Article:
Our customer Tom had quite the adventure on an All-City Space Horse Disc Apex at RAGBRAI this year and he was gracious enough to let us share it with the world! We frequently get asked about how difficult it is to get used to SRAM road shifting if you haven't used it before, and while Tom's experience was a bumpy one, we think it's worth sharing because he concluded it was worth it! Enjoy!
I don’t need anyone to tell me it was a bad idea to buy a bike with new, unfamiliar shifters and have it shipped straight from the store to Iowa, where I was about to do the famous RAGBRAI ride -- 411 miles across the state in seven days. I loved the look and feel of the All-City Space Horse from the moment I saw it and rode it, and I figured I would quickly get used to the SRAM single/double tap shifters.
So I ignored the trouble I had on my test ride when I tried to shift lower on the rear rings, even though I had to return to the store halfway through for another shifting lesson. Becky warned me the double tap move might take some practice. I could upshift easily enough with the single tap, but my derailleur continually interpreted my double tap as two single taps, so I ended up on lower and lower rings. Sometimes I did something like a triple tap move, going first to a smaller ring and only then to a bigger ring, but that just meant I was back where I’d started.
The bike otherwise felt fabulous--strong and stable, like a touring bike should feel--and I had no trouble with the front rings. I was certain I’d get quickly accustomed to the SRAM shifters, especially because the first couple days of the RAGBRAI ride would be on relatively flat roads, so I had BicycleSpace box up the bike and send it to Iowa. I was thrilled when I found it there, and the RAGBRAI mechanic who put it together complimented me on what a beautiful bike it was. Each day, I met other riders who had made the switch from integrated Shimano shifters, and they were all enthusiastic SRAM users.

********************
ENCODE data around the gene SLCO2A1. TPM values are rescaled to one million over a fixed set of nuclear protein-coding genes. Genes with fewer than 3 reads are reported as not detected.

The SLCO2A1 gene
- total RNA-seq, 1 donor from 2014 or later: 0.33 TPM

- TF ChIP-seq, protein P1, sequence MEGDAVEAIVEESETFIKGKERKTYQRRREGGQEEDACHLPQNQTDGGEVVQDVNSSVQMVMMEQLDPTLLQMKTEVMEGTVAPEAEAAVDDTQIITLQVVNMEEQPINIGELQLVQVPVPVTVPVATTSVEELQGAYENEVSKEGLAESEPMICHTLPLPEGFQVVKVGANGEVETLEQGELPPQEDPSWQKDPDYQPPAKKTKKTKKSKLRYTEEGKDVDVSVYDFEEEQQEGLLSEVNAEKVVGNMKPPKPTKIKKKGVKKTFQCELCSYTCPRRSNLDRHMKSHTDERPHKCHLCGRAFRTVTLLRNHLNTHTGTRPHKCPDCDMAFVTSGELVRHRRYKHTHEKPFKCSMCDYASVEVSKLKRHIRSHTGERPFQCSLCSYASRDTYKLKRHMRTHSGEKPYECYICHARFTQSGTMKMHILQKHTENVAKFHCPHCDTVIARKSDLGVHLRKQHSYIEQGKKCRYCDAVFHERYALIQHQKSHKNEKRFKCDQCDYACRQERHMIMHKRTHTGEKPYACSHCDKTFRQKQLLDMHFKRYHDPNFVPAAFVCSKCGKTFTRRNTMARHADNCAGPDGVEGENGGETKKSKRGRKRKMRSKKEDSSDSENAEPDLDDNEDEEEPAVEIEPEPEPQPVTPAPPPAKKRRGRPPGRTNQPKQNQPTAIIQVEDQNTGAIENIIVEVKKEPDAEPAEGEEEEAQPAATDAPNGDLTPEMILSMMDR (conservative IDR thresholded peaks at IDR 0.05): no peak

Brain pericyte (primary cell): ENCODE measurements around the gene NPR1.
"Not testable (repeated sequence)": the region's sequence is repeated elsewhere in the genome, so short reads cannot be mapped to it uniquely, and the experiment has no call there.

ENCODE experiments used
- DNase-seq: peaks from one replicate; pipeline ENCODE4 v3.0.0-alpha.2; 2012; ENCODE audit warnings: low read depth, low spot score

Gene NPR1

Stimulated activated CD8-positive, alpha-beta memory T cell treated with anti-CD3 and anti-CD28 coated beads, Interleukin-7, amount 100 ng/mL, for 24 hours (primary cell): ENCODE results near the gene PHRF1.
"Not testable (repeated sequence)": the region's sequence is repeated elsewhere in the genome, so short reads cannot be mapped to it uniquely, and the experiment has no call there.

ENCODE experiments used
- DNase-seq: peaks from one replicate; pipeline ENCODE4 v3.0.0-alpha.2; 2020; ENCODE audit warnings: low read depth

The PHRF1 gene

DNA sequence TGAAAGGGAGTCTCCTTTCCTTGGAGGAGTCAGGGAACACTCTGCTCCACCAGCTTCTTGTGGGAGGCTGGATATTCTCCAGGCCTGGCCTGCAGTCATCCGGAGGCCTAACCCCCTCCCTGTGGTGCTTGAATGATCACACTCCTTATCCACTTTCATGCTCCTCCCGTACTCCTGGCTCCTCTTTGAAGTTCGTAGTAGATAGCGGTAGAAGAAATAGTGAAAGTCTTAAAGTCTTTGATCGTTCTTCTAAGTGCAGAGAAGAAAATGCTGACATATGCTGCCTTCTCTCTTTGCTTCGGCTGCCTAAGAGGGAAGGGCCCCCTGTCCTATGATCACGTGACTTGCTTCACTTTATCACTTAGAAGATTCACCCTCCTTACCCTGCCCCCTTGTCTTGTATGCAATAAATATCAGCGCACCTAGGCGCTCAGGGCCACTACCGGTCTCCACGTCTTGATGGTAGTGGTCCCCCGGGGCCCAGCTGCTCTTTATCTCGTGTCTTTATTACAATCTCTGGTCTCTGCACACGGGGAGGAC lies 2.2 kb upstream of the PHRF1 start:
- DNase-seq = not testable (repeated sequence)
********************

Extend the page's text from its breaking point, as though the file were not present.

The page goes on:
Unfortunately, my troubles persisted. Each SRAM rider I met seemed to have different advice. One told me to hesitate longer between the first and second tap, while others told me the opposite, that the second tap just needed to be deeper. On the third day, I met a bike mechanic from Princeton who told me I was probably too tentative in my shifting.
“Don’t ask it to shift, demand it,” he told me.
I think he just meant I needed to shift more confidently, but I took it too literally, and the next time I couldn’t get it smoothly into a lower gear, I jammed the lever mightily. Bang! The derailleur hanger had broken in two. I was on a country road in the middle of Iowa with no shifting capability. I had no choice but to hitch a ride on the SAG van to the next overnight town, Clear Lake.
It was my great fortune there to find a brilliant bike mechanic, Russell Rayburn, who told me there were a couple hundred hangers that could go with a derailleur like mine, but that only one would be a perfect match for my All-City Space Horse frame. As I feared, he did not have it in stock.
But they don’t call Russell “The Bike Whisperer” for nothing. He managed to find an emergency hanger replacement, advising me only that I shouldn’t put too much stress on the gears or stand up for more power. Meanwhile, BicycleSpaceDC happened to have the correct hanger in stock, and Scott overnighted the part to the next Iowa town with a good bike shop. I was ready to ride again.
But Russell wouldn’t let me leave until he was satisfied I could do the SRAM shifting properly. Maybe it was something he said, or maybe it was the cumulative effect of all the advice I’d gotten, or maybe it just took me three days of practice, but when I left Russell’s shop, I had the double tap move down. I think it was just something I had to feel. One thought I had was that the double tap was like a two-step lamp switch, where you click past the first stop to get the brighter light on the second.
To my joy, I finally understood why SRAM users feel so strongly about the shifters. Once I had the feel, I found the shifting to be smoother and quicker and quieter than anything I had experienced before. For the rest of the trip, over the hilliest portions of the RAGBRAI ride, every shift was silent and instantaneous.
What was the secret? I actually have no idea, and I’m not sure I could tell any other SRAM user how I got there. In the end, it’s between you and your bike. But the trial was worth it. Becky had told me she could replace the SRAM with Shimano shifters if I wasn’t satisfied, but my RAGBRAI experience turned me into one more committed SRAM user.